How are you? I thought this seemed like a good opportunity for a check-in, a chance to review how you are doing in lockdown 2. I am privileged to know some really positive and strong people who I rely on at times like this to keep me focussed. You may be doing well this lockdown, you may have even mastered the greatest virtue of them all – acceptance. If you have you are probably doing well. For many people this lockdown seems to be tough, you may be feeling that and there is no shame in that. When we went into this lockdown I thought I sensed a note of resignation in the people I spoke to, that then seemed to give way to tiredness and now I am hearing people expressing their anger over various things. Anger not related to lockdown per se but maybe a deflected anger arising from their circumstances. If you are feeling angry, maybe take a moment to sit with it. Where is it coming from? There is a beautiful episode from one of the Desert Fathers which illustrates the nature of anger very clearly.
The Desert Fathers were monks who lived around the Egypt area in the early centuries of Christianity. They retreated to the desert to escape from the world and give themselves entirely to God. One of them writes how one day he was working with some tools and he got angry with the tools. He stopped and reflected on how he used to get angry with people and he had always blamed the people involved. But here he was getting angry again but with a primitive tool. He could not blame the tool as it had done nothing wrong and he had to conclude that the anger came from within him. Anger can be a very positive emotion because if we have it, It is usually telling us something wrong needs fixing. But if we harbour it or nurture it we are misusing it. If you are feeling angry or frustrated at something or someone at the moment it maybe that your sense of futility and helplessness is the cause, not the person or thing you are feeling angry at.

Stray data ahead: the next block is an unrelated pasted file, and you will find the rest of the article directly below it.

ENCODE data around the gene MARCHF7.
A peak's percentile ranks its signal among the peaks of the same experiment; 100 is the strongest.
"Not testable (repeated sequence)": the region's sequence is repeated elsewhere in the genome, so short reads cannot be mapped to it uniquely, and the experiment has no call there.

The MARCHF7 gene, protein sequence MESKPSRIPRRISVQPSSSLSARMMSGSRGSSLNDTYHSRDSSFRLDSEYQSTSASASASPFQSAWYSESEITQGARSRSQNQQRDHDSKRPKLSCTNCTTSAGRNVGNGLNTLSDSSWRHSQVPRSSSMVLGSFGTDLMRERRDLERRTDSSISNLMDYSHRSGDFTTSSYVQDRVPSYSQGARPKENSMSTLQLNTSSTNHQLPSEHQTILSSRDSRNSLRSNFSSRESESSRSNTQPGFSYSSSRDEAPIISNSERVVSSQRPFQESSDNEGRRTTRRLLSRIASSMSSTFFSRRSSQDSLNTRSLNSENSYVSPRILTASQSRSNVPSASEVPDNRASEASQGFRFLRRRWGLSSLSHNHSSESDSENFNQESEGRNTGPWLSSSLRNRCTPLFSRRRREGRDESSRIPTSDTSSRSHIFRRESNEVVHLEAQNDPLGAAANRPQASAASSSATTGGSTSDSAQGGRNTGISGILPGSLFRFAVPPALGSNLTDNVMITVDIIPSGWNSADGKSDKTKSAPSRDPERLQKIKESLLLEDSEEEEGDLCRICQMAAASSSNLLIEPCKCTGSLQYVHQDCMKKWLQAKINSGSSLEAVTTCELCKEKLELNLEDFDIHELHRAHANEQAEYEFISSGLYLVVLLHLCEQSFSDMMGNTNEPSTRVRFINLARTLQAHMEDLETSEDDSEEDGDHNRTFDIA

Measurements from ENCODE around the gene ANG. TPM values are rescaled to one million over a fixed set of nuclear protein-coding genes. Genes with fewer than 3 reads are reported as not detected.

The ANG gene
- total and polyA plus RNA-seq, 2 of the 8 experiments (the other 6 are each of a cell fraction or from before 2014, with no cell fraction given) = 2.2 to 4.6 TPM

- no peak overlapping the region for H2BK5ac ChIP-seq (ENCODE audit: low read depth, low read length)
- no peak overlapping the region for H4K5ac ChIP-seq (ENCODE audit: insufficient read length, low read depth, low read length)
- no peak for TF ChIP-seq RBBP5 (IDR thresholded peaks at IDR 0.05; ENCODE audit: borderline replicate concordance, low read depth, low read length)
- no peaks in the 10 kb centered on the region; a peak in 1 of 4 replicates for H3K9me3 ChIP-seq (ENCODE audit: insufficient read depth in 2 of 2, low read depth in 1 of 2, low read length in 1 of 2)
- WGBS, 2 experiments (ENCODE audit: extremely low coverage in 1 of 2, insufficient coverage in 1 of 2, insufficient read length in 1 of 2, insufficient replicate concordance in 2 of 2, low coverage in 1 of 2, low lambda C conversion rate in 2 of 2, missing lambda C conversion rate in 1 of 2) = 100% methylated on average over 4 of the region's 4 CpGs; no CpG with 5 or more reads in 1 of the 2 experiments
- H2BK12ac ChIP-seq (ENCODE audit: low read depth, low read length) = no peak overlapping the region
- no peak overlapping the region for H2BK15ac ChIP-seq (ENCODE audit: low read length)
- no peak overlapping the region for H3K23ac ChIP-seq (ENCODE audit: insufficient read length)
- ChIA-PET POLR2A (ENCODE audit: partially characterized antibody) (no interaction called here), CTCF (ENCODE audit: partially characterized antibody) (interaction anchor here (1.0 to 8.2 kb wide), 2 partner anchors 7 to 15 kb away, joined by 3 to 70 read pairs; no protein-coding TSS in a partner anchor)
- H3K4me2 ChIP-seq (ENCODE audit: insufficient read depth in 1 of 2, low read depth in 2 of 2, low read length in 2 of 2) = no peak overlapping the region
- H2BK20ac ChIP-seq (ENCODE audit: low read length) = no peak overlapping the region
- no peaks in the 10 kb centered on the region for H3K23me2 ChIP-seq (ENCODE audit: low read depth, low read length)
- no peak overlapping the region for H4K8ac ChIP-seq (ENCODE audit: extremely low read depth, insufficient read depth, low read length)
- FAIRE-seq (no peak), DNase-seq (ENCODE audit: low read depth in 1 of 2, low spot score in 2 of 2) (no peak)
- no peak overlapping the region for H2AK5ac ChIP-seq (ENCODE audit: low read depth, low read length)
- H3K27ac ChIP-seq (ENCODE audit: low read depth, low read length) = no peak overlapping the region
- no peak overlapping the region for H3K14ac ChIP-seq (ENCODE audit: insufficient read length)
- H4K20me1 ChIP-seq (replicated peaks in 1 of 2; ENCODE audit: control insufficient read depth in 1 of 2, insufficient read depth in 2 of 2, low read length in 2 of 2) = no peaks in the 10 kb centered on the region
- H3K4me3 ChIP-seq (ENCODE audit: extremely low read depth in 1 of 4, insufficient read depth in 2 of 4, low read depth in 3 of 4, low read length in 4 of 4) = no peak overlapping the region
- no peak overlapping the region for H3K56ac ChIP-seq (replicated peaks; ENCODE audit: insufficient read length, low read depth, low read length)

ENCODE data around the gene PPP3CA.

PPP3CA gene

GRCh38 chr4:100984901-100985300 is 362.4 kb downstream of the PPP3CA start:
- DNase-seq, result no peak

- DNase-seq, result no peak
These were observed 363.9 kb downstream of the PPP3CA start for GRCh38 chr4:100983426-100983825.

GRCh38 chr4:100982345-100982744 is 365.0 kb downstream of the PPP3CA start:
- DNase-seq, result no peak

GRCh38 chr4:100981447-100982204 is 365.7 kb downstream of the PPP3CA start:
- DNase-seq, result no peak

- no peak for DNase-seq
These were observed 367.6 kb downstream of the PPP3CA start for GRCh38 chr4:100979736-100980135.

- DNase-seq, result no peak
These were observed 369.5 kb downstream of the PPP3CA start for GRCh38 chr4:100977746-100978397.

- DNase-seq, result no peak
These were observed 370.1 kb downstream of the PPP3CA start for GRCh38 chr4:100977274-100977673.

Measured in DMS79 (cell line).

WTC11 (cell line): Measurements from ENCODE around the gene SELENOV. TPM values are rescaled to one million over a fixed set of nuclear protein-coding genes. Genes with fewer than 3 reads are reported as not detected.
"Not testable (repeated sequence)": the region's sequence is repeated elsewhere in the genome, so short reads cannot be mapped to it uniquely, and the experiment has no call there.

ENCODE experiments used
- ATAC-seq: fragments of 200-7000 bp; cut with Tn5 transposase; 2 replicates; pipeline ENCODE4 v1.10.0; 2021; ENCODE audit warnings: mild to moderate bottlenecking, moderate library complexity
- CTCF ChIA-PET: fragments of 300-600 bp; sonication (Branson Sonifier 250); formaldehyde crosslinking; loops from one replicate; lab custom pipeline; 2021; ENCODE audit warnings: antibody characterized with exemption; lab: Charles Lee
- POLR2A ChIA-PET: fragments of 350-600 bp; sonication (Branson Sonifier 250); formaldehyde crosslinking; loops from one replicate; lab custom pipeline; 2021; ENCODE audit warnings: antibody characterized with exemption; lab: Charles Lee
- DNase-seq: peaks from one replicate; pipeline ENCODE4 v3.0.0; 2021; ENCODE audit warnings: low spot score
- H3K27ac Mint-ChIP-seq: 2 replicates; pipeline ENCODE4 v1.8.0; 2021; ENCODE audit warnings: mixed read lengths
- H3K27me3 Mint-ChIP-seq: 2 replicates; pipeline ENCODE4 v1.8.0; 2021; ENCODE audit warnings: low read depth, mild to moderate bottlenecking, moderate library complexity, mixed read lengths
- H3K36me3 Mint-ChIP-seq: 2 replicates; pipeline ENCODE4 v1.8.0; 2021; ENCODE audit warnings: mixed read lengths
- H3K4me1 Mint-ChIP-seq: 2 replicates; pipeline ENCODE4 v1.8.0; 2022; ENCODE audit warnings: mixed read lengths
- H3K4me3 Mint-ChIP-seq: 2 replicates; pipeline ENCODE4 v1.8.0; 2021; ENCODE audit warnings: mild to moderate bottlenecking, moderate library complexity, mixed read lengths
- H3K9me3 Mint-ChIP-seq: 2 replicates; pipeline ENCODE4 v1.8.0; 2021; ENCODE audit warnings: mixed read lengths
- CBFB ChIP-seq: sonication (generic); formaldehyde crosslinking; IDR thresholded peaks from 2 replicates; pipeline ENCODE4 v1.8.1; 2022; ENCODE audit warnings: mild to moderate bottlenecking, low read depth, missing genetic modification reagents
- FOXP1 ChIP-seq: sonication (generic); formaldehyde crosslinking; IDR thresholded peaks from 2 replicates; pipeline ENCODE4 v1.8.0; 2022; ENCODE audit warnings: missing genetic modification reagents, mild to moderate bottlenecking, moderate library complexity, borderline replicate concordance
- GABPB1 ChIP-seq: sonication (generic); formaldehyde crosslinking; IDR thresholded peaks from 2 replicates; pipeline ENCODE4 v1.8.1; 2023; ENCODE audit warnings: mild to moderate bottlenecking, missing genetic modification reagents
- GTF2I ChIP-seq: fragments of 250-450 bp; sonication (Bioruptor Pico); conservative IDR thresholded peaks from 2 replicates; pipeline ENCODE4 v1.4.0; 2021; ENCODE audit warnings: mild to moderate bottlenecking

Lockdown 2 seems to have pressures that weren’t there in lockdown 1, the weather and shorter days seem to be playing their part. But something that is consistent with lockdown 1 is the uncertainty. It would just seem easier if the government said to us that we were locking down for three months with a short break at Christmas, but we were told it was for one month. That has not been revoked but the language has changed, ‘you might get Christmas’ has become the new language, it shifts our focus without addressing the fact that we should only have 2 weeks of this lockdown left. It sets a new expectation. And then if we do get a few days at Christmas we will have to pay for it after Christmas, again the groundwork for an extended lockdown is being laid. I am not suggesting that lockdown is not in the best interests of those who are vulnerable but that the messaging leaves so much uncertainty.
Two weeks ago I wrote about nestling in the heart of Jesus. I need to heed my own words. It is resting in the Lord that will bring the peace I so deeply crave. If you have accepted the situation and have some serenity because of that remember to turn to Jesus. He is the fulfilment of all your longings. If you are beginning to struggle, there is no shame in that, many people are struggling at the moment, but remember Jesus is your hope, He is your light in the dark, your rock amidst the shifting sands of this time. As followers of Jesus we are called to be his presence to our world, we are always his light in our world but when there is a greater darkness the light shines more powerfully. Do not underestimate the effect of your small gestures and kind words to those around you. If you are on the phone to an angry friend maybe listening kindly is your gift to them that day! Sharing our struggles in a constructive way can really help, but above all, sharing our hope in Jesus is the light we bring to our world!